The risk for type 2 diabetes typically increases with age. In the absence of risks, testing should begin after age 45. One of the biggest jumps in type 2 diabetes was among men.
The risk factors for type 2 diabetes include:
being overweight or obese
a sedentary lifestyle
a diet high in sugar and refined carbohydrates and low in fiber and whole grains
a history of type 2 diabetes in your immediate family (mother, father, sister, or brother)
African-Americans, Hispanics, American Indians, Native Alaskans, Asian Americans, and Pacific Islanders also have an increased risk.
Having diabetes, in turn, increases the danger of heart disease, as well as a range of problems associated with impaired circulation, such as eye disease and nerve damage.
What is diabetes?
Diabetes is a disease that occurs when the body can't control blood glucose levels properly. Normally, the digestive tract breaks down food into glucose, a form of sugar. After being absorbed, it is released into the blood. The hormone insulin, produced by the pancreas, stimulates cells to absorb glucose from the bloodstream and use it for energy.
Type 1 diabetes, which typically shows up in childhood, is caused when the immune system mistakenly attacks insulin-producing cells in the pancreas. Type 2 diabetes occurs when tissues in the body gradually become resistant to the effect of insulin. The pancreas responds by churning out more of the hormone. But eventually it can't keep up, and blood sugar levels begin to climb.
That's bad for many reasons. High glucose levels damage nerve and blood vessels, leading to heart disease, stroke, blindness, kidney disease, and gum infections. Advanced type 2 diabetes can result in blindness and the need to amputate limbs that no longer get adequate circulation.
One of the main causes of the type 2 diabetes epidemic, researchers believe, is the rise in obesity. Over time, excess weight makes cells in the muscles, liver, and fat tissue less responsive to insulin -- a condition called insulin resistance.
Another driver of type 2 diabetes, also linked to the others, is inactivity. Lack of activity increases the risk of obesity, of course. But a sedentary lifestyle may contribute directly to type 2 diabetes risk, as well. Studies show that overweight or obese people who become active improve their blood sugar control, even if they don't lose weight.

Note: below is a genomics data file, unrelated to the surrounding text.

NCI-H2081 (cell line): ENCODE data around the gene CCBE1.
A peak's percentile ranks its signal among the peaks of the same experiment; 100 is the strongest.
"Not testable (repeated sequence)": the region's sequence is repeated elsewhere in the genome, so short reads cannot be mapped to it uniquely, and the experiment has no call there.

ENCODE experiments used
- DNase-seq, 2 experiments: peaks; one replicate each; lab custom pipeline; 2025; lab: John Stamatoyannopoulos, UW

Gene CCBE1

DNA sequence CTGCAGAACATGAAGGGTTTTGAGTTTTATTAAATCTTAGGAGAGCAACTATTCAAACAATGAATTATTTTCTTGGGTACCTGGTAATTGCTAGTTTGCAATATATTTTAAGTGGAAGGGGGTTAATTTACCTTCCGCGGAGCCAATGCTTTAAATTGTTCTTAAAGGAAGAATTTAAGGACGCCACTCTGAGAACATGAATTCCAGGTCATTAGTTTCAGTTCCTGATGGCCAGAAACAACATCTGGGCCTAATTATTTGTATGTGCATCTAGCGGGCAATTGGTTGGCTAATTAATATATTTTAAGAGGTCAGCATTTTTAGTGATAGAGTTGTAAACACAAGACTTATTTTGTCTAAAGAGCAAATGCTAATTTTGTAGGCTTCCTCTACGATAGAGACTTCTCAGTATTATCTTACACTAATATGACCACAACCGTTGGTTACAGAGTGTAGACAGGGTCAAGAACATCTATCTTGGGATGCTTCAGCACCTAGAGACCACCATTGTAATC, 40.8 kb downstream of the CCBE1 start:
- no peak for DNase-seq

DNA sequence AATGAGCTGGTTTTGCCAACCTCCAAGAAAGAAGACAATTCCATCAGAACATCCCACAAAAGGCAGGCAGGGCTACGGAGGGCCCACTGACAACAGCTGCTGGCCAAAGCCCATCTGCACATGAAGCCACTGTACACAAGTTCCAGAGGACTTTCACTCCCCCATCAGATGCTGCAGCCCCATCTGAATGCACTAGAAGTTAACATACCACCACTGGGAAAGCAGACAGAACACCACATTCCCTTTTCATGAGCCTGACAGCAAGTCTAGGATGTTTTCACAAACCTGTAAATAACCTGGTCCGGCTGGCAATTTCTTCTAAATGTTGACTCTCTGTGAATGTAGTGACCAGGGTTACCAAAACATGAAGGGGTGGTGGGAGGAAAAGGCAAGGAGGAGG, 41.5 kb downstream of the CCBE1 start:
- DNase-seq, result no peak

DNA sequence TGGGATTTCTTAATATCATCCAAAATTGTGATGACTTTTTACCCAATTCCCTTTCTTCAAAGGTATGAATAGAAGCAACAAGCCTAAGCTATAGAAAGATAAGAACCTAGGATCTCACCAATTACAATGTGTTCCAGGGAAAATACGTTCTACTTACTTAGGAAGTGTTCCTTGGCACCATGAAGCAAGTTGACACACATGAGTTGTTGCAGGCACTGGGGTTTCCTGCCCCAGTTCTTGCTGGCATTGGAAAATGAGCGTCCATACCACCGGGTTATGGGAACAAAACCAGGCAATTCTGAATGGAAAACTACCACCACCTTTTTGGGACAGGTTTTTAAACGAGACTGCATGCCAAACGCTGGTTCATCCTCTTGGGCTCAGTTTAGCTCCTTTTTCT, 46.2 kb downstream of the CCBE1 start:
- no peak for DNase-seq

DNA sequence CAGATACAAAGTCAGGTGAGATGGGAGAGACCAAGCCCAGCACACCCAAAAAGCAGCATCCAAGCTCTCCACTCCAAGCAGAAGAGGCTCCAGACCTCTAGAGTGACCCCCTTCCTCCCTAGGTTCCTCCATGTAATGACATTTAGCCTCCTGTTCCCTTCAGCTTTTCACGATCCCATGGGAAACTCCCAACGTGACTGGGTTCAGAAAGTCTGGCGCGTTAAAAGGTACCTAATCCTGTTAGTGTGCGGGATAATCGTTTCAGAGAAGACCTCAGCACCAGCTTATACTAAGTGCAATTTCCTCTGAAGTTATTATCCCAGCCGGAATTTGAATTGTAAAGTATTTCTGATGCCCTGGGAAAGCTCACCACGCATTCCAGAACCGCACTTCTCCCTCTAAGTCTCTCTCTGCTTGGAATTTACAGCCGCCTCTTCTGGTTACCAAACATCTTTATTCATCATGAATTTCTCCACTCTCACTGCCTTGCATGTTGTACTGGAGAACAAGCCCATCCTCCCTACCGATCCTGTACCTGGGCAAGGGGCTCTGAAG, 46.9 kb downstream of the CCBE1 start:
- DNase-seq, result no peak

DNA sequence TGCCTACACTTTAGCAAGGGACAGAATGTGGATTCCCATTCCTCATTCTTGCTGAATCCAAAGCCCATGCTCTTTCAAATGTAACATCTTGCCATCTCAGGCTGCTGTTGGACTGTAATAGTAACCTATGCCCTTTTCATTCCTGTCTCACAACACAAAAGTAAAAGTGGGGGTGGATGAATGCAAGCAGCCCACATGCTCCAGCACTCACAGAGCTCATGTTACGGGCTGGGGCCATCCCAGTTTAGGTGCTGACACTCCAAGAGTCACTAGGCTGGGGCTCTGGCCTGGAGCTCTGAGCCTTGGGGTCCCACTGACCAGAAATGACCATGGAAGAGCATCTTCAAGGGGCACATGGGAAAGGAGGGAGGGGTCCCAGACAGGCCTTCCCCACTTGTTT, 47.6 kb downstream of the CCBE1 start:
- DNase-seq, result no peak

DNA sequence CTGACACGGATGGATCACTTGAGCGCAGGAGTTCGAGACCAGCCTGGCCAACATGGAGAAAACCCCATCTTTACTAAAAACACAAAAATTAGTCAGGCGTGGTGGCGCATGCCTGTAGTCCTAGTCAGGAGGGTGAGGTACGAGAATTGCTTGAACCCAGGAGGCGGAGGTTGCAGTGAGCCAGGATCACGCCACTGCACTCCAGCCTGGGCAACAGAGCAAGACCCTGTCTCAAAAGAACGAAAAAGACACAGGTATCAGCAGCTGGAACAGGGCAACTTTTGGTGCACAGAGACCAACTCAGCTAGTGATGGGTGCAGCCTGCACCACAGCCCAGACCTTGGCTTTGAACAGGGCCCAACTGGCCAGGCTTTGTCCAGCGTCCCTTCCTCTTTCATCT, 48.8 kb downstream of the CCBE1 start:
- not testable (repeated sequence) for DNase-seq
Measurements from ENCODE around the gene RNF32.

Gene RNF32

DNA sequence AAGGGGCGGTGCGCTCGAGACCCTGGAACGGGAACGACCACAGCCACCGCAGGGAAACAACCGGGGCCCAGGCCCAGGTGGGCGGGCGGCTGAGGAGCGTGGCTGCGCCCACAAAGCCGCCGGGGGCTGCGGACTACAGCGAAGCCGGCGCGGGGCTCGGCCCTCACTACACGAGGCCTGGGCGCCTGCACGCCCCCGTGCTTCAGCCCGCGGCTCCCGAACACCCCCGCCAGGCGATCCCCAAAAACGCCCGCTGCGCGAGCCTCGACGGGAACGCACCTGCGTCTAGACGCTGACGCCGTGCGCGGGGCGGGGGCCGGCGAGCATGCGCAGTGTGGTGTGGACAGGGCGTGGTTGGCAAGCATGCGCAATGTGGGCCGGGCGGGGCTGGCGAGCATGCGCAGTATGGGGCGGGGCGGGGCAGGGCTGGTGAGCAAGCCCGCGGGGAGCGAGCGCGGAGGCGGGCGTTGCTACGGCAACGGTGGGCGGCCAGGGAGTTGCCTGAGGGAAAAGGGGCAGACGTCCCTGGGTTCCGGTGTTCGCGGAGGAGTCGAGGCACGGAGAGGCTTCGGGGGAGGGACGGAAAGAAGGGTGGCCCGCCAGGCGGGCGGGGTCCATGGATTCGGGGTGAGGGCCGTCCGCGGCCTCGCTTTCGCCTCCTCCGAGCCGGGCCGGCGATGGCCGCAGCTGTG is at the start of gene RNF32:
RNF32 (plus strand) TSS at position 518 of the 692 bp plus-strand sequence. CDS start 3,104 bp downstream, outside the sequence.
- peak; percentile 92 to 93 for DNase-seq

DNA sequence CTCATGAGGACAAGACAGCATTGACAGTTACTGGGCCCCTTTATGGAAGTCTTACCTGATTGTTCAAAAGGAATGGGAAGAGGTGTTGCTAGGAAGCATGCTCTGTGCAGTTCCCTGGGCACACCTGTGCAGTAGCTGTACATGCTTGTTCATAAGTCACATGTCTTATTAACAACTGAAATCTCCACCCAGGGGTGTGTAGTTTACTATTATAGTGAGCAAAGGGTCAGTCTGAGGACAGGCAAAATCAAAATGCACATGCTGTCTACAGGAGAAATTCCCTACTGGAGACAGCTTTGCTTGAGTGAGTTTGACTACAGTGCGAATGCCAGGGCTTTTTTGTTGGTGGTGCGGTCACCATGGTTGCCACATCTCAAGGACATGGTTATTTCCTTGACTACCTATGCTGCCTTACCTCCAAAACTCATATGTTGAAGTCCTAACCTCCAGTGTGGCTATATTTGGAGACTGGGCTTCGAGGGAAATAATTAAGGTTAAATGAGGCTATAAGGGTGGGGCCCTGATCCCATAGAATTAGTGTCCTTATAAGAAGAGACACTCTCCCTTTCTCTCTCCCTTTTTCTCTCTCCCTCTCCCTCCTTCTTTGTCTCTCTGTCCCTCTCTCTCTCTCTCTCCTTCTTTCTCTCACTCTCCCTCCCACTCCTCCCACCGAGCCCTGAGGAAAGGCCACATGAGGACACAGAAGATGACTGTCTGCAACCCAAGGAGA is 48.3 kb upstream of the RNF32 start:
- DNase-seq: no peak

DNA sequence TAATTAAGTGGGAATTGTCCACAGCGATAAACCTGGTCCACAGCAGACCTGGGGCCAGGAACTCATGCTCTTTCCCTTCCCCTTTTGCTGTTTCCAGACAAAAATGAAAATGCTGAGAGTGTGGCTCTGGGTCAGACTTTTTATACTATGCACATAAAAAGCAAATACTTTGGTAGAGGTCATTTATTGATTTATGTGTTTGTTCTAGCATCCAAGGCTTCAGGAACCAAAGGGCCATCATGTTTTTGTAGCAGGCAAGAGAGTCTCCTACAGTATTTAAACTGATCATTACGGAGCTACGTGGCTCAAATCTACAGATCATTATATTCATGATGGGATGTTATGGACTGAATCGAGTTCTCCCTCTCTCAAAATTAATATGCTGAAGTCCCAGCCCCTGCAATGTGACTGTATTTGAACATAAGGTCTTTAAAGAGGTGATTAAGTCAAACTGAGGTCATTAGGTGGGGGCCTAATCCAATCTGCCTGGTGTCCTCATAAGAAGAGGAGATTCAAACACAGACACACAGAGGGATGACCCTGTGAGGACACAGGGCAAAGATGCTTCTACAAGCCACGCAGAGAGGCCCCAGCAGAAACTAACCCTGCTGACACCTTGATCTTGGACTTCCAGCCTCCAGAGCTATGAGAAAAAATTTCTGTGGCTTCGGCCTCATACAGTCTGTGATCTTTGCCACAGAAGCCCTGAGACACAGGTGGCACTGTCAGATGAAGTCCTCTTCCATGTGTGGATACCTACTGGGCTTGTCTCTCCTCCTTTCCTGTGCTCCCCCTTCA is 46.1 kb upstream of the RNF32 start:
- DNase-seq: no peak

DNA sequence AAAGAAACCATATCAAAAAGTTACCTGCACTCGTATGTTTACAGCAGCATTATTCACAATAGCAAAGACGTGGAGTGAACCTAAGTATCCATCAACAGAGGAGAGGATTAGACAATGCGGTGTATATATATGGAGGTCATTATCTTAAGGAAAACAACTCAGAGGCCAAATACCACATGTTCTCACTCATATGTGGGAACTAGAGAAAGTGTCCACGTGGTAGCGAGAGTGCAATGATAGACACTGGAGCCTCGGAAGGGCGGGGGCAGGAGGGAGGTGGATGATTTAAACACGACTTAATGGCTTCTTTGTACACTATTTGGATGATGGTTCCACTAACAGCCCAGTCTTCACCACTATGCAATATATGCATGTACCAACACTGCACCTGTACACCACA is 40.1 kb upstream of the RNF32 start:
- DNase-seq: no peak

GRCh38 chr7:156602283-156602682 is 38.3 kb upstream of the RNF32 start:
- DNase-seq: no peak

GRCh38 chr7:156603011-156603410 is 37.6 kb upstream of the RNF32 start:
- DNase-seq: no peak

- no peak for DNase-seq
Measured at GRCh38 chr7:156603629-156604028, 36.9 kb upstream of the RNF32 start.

An estimated 7 million people in the U.S. have this serious disease and don't know it. An estimated 79 million people have prediabetes, meaning they have elevated blood sugars not yet high enough to be diagnosed with the disease. However, with prediabetes you are at risk for diabetes in the future. It's easy for doctors to check for diabetes using a simple blood test that measures blood sugar levels or a test called a hemoglobin A1c. Unfortunately, many people aren't tested because they either don't have symptoms or the symptoms are so mild that they don't notice them. Talk to your doctor about being tested, especially if you're experiencing any of the following symptoms:
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Your level is currently
If the level is below 70 or you are experiencing symptoms such as shaking, sweating or difficulty thinking, you will need to raise the number immediately. A quick solution is to eat a few pieces of hard candy or 1 tablespoon of sugar or honey. Recheck your numbers again in 15 minutes to see if the number has gone up. If not, repeat the steps above or call your doctor.
People who experience hypoglycemia several times in a week should call their health care provider. It's important to monitor your levels each day so you can make sure your numbers are within the range. If you are pregnant always consult with your health care provider.
Congratulations on taking steps to manage your health.
However, it's important to continue to track your numbers so that you can make lifestyle changes if needed. If you are pregnant always consult with your physician.
Your level is high if this reading was taken before eating. Aim for 70-130 before meals and less than 180 two hours after meals.
Even if your number is high, it's not too late for you to take control of your health and lower your blood sugar.
One of the first steps is to monitor your levels each day. If you are pregnant always consult with your physician.
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